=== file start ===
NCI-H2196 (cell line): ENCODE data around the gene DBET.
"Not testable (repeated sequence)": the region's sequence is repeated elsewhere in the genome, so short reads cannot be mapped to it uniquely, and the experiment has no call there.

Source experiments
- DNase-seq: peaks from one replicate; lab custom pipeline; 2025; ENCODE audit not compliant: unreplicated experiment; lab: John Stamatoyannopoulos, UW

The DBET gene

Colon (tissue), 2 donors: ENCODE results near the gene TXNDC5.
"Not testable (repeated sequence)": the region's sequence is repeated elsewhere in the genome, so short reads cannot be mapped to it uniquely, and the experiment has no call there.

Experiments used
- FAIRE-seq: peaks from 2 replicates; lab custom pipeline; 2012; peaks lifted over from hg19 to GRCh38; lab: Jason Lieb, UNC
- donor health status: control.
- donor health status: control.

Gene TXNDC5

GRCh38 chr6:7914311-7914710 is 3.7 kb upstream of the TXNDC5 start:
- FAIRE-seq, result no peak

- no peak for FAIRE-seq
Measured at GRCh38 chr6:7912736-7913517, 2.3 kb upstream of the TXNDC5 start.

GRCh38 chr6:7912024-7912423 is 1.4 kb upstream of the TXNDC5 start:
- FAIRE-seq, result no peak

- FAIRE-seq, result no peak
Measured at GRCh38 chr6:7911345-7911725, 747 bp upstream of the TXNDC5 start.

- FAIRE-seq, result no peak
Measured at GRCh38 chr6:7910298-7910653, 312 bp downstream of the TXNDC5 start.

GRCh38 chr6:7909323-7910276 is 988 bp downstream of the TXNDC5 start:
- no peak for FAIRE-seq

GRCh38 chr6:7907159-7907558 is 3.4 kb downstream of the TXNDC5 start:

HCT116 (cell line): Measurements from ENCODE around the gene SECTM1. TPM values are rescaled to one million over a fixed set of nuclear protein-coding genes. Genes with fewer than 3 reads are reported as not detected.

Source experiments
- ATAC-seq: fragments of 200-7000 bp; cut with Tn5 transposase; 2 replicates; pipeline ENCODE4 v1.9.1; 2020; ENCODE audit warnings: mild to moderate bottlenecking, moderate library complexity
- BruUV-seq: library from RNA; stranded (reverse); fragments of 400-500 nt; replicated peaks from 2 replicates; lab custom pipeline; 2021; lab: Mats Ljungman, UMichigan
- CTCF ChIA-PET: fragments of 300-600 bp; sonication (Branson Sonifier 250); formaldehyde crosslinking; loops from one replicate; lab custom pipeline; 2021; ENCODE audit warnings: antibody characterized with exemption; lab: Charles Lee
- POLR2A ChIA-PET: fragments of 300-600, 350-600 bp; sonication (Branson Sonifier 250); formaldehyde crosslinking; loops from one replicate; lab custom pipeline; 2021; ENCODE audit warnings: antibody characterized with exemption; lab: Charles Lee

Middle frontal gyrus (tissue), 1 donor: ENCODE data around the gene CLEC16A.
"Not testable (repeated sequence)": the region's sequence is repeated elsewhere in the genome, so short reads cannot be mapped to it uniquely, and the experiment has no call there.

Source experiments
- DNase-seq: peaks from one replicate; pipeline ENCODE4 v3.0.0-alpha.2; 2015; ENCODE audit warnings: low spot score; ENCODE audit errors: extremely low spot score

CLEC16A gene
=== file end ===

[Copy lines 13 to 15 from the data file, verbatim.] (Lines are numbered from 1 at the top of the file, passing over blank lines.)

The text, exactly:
GRCh38 chr6:7914311-7914710 is 3.7 kb upstream of the TXNDC5 start:
- FAIRE-seq, result no peak

- no peak for FAIRE-seq